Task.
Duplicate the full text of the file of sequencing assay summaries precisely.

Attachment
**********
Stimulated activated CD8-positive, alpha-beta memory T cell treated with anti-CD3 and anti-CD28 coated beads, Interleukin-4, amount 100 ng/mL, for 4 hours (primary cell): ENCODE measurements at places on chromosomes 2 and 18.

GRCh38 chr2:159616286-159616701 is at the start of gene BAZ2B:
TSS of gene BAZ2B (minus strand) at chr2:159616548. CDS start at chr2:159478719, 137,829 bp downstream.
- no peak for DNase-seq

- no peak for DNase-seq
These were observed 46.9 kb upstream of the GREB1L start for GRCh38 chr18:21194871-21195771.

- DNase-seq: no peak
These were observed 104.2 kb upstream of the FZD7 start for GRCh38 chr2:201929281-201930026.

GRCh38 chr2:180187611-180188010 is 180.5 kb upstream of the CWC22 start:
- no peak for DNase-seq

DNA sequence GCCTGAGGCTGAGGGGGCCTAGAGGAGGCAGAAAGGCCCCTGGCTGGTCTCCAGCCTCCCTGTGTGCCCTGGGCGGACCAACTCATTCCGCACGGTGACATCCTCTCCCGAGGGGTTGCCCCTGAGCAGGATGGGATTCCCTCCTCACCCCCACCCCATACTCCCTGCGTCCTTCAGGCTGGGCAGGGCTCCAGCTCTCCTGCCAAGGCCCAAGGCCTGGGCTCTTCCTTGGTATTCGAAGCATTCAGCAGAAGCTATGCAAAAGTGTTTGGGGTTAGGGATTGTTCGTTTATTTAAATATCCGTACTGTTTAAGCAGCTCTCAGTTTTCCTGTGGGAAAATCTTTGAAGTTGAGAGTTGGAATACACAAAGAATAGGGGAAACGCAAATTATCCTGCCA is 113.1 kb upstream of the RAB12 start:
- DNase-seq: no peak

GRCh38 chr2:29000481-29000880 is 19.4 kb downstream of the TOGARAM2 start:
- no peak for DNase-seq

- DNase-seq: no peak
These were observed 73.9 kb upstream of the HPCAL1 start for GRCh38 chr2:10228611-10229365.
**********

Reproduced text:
Stimulated activated CD8-positive, alpha-beta memory T cell treated with anti-CD3 and anti-CD28 coated beads, Interleukin-4, amount 100 ng/mL, for 4 hours (primary cell): ENCODE measurements at places on chromosomes 2 and 18.

GRCh38 chr2:159616286-159616701 is at the start of gene BAZ2B:
TSS of gene BAZ2B (minus strand) at chr2:159616548. CDS start at chr2:159478719, 137,829 bp downstream.
- no peak for DNase-seq

- no peak for DNase-seq
These were observed 46.9 kb upstream of the GREB1L start for GRCh38 chr18:21194871-21195771.

- DNase-seq: no peak
These were observed 104.2 kb upstream of the FZD7 start for GRCh38 chr2:201929281-201930026.

GRCh38 chr2:180187611-180188010 is 180.5 kb upstream of the CWC22 start:
- no peak for DNase-seq

DNA sequence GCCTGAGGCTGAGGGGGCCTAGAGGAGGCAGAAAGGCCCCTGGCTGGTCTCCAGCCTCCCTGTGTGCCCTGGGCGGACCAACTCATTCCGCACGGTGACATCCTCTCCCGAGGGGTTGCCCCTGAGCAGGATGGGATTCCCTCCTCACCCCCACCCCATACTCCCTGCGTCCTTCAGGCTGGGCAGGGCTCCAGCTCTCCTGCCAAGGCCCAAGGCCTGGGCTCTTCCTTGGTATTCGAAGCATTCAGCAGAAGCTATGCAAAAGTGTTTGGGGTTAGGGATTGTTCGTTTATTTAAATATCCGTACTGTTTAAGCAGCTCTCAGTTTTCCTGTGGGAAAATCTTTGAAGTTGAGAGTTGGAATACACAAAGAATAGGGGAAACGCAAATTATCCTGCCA is 113.1 kb upstream of the RAB12 start:
- DNase-seq: no peak

GRCh38 chr2:29000481-29000880 is 19.4 kb downstream of the TOGARAM2 start:
- no peak for DNase-seq

- DNase-seq: no peak
These were observed 73.9 kb upstream of the HPCAL1 start for GRCh38 chr2:10228611-10229365.